Goodliness & Contentment

Friday 6th November 2020

THEME:-
ENTER INTO SACRIFICIAL LOVE WITH GODLINESS AND CONTENTMENT.

TEXTS:-IJohn 4:15; ITim 6:9-10.

“Whosoever shall confess that Jesus is the Son of God, God dwelleth in him, and he in God.”
‭‭1 John‬ ‭4:15‬ ‭KJV‬‬
https://www.bible.com/1/1jn.4.15.kjv

“But they that will be rich fall into temptation and a snare, and into many foolish and hurtful lusts, which drown men in destruction and perdition. For the love of money is the root of all evil: which while some coveted after, they have erred from the faith, and pierced themselves through with many sorrows.”
‭‭1 Timothy‬ ‭6:9-10‬ ‭KJV‬‬
https://www.bible.com/1/1ti.6.9-10.kjv

John returns again to the idea of “confessing” Jesus from verse 2 and 3. Earlier in the chapter, John taught that the spirit that confesses Jesus is from God. Here, he teaches that the person who confesses that Jesus is God’s Son has God living in him, and that person lives in God. John has now shifted from recognizing Jesus in others to re cognizing Jesus in one’s own life.

First John 4:2 also emphasized that only false teachers deny that Jesus came in the flesh. Here, the truth also requires a person to believe that Jesus is divine—that He is God’s Son. Both aspects are essential to knowing God. Jesus is both fully human and fully divine. We may not fully understand it, but we must recognize Jesus as both human and divine. Without His humanity, He could not die and rise again. Without His deity, He could not be without sin and offer Himself as a perfect sacrifice. Both aspects of His being are essential to His work and to our salvation.
How God’s love is presented to us
The first thing is to take a look at today and as to how the text answers the question of “How is/was God’s love presented to us?” There are two verses in particular that sort of address that question today:
This is love: not that we loved God, but that he first loved us and sent his Son as an atoning sacrifice for our sins. (1 John 4:10)
We love because he first loved us. (1 John 4:19)
What is so special about these two verses? They both show the initiative of God. Who loved first? God loved first. This isn’t meant to be a dive into predestination or whatever, but to really take a look at the initiative that God takes in his love. And it’s significant, because it shows that God is not passive. He doesn’t just sit back and leave us alone to figure this sin problem out, but rather, he takes and is taking an active role in the redemption of his people. Let’s think back to the first couple of the books of the Bible and recall some of the events and characters there.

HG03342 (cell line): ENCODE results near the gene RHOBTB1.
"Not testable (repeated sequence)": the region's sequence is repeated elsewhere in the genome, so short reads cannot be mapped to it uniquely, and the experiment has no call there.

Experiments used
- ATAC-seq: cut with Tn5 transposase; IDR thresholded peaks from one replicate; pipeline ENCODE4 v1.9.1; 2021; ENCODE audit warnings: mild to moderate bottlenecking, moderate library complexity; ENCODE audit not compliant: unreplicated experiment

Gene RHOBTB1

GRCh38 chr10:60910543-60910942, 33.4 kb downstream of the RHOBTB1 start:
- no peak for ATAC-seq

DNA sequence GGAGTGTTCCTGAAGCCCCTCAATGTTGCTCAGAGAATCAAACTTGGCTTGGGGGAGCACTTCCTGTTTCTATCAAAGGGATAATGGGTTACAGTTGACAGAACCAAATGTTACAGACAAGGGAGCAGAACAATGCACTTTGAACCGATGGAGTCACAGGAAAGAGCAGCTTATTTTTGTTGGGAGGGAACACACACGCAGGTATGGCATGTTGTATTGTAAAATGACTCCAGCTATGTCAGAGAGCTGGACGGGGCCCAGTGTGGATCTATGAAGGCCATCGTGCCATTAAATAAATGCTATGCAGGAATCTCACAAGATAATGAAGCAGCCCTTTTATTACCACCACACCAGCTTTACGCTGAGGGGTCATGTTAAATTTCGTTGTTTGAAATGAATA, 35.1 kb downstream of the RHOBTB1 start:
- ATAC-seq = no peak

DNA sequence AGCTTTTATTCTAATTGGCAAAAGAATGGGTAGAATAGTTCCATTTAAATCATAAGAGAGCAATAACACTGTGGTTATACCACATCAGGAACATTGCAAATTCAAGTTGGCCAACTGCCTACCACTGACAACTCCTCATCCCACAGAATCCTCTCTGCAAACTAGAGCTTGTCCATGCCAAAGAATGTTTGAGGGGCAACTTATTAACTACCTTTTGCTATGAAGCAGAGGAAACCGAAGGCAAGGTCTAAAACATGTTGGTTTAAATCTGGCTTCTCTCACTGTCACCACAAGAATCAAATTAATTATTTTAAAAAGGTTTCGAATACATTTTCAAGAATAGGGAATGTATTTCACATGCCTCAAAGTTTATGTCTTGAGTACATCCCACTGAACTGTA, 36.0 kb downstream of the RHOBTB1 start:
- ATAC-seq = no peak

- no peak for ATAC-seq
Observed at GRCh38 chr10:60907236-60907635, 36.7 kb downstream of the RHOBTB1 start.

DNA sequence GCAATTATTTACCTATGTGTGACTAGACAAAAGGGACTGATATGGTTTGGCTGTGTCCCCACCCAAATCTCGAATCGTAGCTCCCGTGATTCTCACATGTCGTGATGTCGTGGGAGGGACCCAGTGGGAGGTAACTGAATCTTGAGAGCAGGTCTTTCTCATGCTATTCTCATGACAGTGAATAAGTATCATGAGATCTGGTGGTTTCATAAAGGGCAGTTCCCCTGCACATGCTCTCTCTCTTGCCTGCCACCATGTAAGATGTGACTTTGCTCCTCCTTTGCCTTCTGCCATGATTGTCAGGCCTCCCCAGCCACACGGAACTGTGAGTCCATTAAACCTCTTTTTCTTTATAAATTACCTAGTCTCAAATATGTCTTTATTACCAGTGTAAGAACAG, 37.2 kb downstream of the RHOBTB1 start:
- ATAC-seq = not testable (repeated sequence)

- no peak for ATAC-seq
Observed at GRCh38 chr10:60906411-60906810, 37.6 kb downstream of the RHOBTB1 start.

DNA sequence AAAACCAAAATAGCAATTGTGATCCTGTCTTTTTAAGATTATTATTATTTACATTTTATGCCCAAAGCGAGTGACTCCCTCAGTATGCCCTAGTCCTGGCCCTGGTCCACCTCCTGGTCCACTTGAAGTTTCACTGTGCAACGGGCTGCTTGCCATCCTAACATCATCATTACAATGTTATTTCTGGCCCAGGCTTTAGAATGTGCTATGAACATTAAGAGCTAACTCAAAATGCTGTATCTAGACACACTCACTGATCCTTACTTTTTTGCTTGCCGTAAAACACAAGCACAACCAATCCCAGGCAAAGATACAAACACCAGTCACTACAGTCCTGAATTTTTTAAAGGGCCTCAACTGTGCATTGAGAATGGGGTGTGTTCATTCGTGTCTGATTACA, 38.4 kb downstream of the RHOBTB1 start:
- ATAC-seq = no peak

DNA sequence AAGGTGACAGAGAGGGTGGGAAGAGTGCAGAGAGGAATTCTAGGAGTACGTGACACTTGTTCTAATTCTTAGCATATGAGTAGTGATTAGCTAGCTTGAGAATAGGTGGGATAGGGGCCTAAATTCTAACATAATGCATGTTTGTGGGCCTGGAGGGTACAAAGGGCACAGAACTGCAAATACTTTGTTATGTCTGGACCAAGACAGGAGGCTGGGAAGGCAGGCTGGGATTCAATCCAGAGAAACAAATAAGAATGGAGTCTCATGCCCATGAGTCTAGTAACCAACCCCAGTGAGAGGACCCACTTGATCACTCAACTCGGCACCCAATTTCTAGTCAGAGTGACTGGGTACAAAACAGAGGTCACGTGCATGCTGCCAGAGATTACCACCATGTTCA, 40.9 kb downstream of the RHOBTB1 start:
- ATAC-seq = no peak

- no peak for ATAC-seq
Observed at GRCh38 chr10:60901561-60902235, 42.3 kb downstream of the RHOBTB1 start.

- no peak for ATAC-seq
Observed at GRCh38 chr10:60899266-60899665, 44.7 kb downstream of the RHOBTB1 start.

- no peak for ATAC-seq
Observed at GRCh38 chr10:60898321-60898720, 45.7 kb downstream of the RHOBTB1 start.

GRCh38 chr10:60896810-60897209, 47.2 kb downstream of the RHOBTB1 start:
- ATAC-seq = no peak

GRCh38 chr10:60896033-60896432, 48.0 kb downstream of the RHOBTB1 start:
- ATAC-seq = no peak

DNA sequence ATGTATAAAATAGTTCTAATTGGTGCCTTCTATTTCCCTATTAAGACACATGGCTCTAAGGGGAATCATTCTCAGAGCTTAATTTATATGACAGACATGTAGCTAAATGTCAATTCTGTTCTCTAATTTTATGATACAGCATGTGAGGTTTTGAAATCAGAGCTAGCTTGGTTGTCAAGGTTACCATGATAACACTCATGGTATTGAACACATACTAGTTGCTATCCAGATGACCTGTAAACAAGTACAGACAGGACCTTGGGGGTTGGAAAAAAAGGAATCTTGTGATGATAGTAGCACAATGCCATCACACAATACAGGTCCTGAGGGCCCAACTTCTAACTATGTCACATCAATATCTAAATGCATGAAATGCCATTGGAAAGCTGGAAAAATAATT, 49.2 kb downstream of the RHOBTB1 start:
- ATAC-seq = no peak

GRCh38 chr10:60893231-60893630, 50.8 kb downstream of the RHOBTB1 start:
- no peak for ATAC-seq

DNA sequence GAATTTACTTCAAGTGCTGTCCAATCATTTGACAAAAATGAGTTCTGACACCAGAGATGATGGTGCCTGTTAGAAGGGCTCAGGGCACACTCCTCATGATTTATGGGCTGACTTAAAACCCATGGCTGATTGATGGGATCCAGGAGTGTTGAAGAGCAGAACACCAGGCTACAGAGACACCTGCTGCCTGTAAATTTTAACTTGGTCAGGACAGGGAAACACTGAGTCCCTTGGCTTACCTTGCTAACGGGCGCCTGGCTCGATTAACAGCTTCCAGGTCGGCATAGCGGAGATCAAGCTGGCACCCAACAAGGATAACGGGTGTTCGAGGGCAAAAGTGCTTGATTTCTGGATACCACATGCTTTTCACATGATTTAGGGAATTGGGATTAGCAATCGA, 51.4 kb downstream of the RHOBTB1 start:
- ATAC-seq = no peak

Noah and the ark. Who initiates there? It was God.
Abraham and his covenant. Who initiates there? Again, it was God.
Moses and the burning bush. Who initiates there? Once again, God. 
And once we realize this pattern in the Old Testament of God initiating and taking an active role, we can recognize that it doesn’t end there. As we keep flipping through the pages, God’s active role continues in the sweep towards the sacrificial work of Jesus on the cross.
How God’s love was displayed through Christ Jesus
And now, with God’s initiative in mind, let’s head into the second topic. We are able to really appreciate how God displays his love through Jesus. Let’s take a look at the text:
9 This is how God showed his love among us: He sent his one and only Son into the world that we might live through him. 10 This is love: not that we loved God, but that he loved us and sent his Son as an atoning sacrifice for our sins. (1 John 4:9-10)
How was God’s love displayed and made known to us? Through the death through which Jesus paid, and in return, the life that was given to us. His atoning death has led to the forgiveness of our sin. But what makes that love so grand and almost baffling? It’s that God is not obligated to send Jesus for the forgiveness of sin, he doesn’t have to do it, but he does willingly. He takes the initiative and loves first, even if it is for a people that do not––and may not––love him back.
God’s love transforms and changes us
The last thing I wanted to take a look at regarding this passage is how God’s love transforms and changes us. At the beginning of this post, I mentioned how powerful God’s love is, and this entire passage really brings that into focus:
Whoever does not love does not know God, because God is love. (1 John 4:8)
Dear friends, since God so loved us, we also ought to love one another. No one has ever seen God; but if we love one another, God lives in us and his love is made complete in us. (1 John 4:11-12)
This is how love is made complete among us so that we will have confidence on the day of judgment: In this world we are like Jesus. There is no fear in love. But perfect love drives out fear, because fear has to do with punishment. The one who fears is not made perfect in love. (1 John 4:17-18)